What It’s Like to Be a Hindu Indian Student


I recently visited some Indian students at their campus. Many Indian students live in apartments close to their college or university because dorms are relatively expensive. Also (and potentially more important), dorms don’t normally have individual kitchens that can be used for cooking Indian dishes, which is essential for life far from home.

I was visiting six male Indian electrical engineering masters students at their apartment. I took off my sandals upon entering and added them to a pile just inside the floor. There were no chairs and no table. I sat down on the floor in the living room to await a tasty home-cooked Indian vegetarian meal. The six roommates had spent two hours preparing the meal. As I began to eat, one of the students sat on the floor with me while the others continued to cook. 

There was no napkin for wiping my mouth or chin, but I especially needed one for my eyes as they watered and my nose as it began to run. There was no water or other liquid to help my burning mouth cope with the spice. (I learned later that they put handfuls of spices in the pots after they have served me for their own taste.) When I untangled my stiff legs to stand up and leave, I found that my sandals were gone. Indian students share many things, including sandals. There is not a sense of something being “mine.”


A Broad Perspective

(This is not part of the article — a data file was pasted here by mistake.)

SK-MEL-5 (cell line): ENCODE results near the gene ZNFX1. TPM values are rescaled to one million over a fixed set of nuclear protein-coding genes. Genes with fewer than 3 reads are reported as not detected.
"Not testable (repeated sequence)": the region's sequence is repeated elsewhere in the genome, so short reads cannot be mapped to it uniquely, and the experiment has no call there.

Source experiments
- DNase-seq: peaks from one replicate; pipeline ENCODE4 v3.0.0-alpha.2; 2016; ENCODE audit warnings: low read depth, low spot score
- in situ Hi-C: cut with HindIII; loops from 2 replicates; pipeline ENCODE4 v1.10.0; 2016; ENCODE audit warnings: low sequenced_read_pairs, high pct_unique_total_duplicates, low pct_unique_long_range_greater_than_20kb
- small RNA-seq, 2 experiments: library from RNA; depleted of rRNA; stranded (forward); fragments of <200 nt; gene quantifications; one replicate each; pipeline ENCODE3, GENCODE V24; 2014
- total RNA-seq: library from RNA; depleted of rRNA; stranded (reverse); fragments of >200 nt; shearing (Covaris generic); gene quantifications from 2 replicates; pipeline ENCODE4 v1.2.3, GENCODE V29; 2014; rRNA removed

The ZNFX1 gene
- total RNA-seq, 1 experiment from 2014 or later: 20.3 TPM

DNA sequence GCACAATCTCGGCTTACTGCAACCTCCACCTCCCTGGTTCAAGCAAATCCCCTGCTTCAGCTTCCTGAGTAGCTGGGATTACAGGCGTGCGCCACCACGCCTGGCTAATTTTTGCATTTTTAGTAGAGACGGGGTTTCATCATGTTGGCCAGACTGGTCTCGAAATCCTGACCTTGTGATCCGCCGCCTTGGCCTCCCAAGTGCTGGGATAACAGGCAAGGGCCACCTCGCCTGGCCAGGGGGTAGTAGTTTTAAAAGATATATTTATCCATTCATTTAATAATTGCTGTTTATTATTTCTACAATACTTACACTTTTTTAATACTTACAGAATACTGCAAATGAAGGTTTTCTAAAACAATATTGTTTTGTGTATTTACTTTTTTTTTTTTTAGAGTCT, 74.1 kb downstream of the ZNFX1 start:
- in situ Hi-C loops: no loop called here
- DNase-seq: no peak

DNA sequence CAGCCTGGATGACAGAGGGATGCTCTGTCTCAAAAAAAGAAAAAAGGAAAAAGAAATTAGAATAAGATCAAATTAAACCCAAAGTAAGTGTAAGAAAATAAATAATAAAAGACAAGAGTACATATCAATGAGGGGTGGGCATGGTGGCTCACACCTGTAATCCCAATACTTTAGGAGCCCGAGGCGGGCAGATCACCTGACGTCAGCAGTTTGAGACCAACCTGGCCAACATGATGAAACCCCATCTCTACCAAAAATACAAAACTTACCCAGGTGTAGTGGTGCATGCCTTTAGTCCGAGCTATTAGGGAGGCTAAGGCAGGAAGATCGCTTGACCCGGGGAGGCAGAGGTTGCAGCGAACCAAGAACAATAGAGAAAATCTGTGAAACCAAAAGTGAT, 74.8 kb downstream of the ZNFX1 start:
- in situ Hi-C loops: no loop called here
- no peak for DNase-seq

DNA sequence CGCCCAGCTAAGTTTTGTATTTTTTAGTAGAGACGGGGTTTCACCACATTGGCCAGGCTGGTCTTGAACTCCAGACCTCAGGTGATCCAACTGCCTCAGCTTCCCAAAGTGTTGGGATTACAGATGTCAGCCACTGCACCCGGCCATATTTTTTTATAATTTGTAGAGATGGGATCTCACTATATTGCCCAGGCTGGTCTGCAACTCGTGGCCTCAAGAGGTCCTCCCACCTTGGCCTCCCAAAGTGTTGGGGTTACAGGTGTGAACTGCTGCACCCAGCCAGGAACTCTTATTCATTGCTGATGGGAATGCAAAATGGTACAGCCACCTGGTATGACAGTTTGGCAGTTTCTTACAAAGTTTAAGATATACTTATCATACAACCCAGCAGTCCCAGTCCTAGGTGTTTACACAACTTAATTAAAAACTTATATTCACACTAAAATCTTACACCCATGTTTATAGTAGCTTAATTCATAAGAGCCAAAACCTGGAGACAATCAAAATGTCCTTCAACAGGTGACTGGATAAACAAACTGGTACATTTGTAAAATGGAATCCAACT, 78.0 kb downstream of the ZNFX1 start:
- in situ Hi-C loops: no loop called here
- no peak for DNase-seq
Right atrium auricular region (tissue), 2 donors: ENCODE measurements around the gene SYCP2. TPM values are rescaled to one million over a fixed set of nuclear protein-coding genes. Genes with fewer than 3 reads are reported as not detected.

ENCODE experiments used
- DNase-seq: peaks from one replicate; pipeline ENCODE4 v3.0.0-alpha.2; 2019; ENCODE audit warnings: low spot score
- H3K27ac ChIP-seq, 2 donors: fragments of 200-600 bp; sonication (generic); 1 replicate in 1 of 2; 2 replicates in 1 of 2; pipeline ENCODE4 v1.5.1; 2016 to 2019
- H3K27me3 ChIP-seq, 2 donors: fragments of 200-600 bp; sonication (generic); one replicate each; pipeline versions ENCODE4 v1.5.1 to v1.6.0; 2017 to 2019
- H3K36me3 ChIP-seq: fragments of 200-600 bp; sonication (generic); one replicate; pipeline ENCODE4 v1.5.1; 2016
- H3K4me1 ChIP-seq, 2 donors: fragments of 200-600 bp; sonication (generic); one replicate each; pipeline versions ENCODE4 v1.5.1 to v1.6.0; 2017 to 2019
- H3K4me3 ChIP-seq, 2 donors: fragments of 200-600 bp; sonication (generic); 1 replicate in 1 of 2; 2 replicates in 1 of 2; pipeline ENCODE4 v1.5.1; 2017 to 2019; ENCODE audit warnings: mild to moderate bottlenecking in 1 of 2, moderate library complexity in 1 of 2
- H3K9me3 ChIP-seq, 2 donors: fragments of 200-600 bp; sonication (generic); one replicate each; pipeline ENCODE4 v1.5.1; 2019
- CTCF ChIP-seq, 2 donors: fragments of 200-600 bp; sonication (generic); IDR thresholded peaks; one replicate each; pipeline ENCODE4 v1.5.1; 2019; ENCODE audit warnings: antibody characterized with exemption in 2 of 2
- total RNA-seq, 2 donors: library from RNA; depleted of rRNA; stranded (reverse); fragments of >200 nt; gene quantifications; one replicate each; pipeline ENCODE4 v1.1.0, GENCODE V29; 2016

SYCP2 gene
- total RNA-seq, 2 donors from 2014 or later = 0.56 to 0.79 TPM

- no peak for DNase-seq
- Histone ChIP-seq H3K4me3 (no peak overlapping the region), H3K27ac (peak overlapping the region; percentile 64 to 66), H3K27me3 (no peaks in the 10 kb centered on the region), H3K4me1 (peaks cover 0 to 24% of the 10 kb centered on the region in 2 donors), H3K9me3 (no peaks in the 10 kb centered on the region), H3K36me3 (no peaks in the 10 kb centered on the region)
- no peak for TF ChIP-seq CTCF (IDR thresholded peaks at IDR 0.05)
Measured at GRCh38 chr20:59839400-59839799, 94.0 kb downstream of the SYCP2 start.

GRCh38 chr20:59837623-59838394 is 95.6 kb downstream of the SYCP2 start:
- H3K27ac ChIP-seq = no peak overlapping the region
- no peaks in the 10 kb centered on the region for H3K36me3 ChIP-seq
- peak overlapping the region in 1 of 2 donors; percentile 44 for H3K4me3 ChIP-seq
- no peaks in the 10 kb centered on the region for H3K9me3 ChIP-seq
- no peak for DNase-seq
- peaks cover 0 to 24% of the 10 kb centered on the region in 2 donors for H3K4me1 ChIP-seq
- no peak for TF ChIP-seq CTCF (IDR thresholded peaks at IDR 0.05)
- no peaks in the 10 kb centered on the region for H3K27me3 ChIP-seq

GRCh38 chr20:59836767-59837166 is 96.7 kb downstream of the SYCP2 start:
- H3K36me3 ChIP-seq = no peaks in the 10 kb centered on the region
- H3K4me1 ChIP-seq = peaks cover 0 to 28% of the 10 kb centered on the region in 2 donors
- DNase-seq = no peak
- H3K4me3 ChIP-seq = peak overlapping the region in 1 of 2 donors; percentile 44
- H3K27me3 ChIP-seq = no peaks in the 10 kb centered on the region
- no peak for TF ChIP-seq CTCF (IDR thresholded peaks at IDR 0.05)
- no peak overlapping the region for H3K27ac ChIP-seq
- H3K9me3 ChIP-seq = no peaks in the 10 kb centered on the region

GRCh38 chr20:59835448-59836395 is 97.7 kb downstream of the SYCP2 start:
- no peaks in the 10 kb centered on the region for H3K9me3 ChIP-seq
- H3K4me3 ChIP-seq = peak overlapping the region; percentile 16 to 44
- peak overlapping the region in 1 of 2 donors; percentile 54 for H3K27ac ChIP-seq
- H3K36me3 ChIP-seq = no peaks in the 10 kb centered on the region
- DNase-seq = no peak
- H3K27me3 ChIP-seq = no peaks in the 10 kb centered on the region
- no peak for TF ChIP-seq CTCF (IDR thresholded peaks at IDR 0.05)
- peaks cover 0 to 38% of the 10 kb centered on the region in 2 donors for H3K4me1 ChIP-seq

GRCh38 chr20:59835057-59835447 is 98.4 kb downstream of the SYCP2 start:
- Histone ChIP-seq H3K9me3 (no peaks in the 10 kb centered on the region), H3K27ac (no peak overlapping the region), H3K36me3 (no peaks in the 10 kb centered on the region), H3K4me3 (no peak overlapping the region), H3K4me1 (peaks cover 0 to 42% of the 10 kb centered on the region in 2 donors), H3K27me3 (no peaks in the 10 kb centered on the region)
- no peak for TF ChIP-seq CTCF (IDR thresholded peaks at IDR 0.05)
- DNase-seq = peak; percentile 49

During the 2014-2015 school year, there were 132,888 Indians in the U.S. on student visas (according to the Institute of International Education). India ranks only second behind China in number of students, and Indians have increased by 29.4% from the year before. Academics predict that the number of Indian students in the U.S. will surpass China within the next ten years.

In addition to the distinctive food, there are many other characteristics of Indian international students that are different than most other international students.

Among the most significant difference is the concept of friendship. Indian students tend to have deep friendships with each other and view the American version of friendship as superficial and shallow. Never more than five days pass before Indian friends connect with one another, usually over a messaging app or social media. A true Indian friend is considered as close as a brother or sister, which is also much deeper than the American understandings of the same.

Indian students are almost always in groups and rarely meet anyone one-on-one. Most Indian students form groups based on the state of India they are from and do everything within their group of close friends. They usually speak the language of their state among themselves. They are also resistant to planning. Inviting them to an event involves strategically messaging Indian friends and following up the day before and even the morning of.

For the students, being a Hindu is more about cultural identity than religious beliefs. Their apartments will always have a shelf with depictions of a variety of Hindu gods and items used for worship (generally supplied by their parents). In this way, the concept of religion is very different.

Most young Hindus have no problem believing in the person of Jesus and that he is a good teacher. They are also willing to pray to Jesus. However, they aren’t usually interested in either American or Indian expressions of Christianity. 

Hindu students who come to study in the US are eager to make genuine friendship with Americans. One of the best parts about establishing a friendship with a Hindu student is that many of them are pursuing work visas to stay in the US, so the friendship can extend for a long time.


Image Credit: James Famika, Creative Commons License

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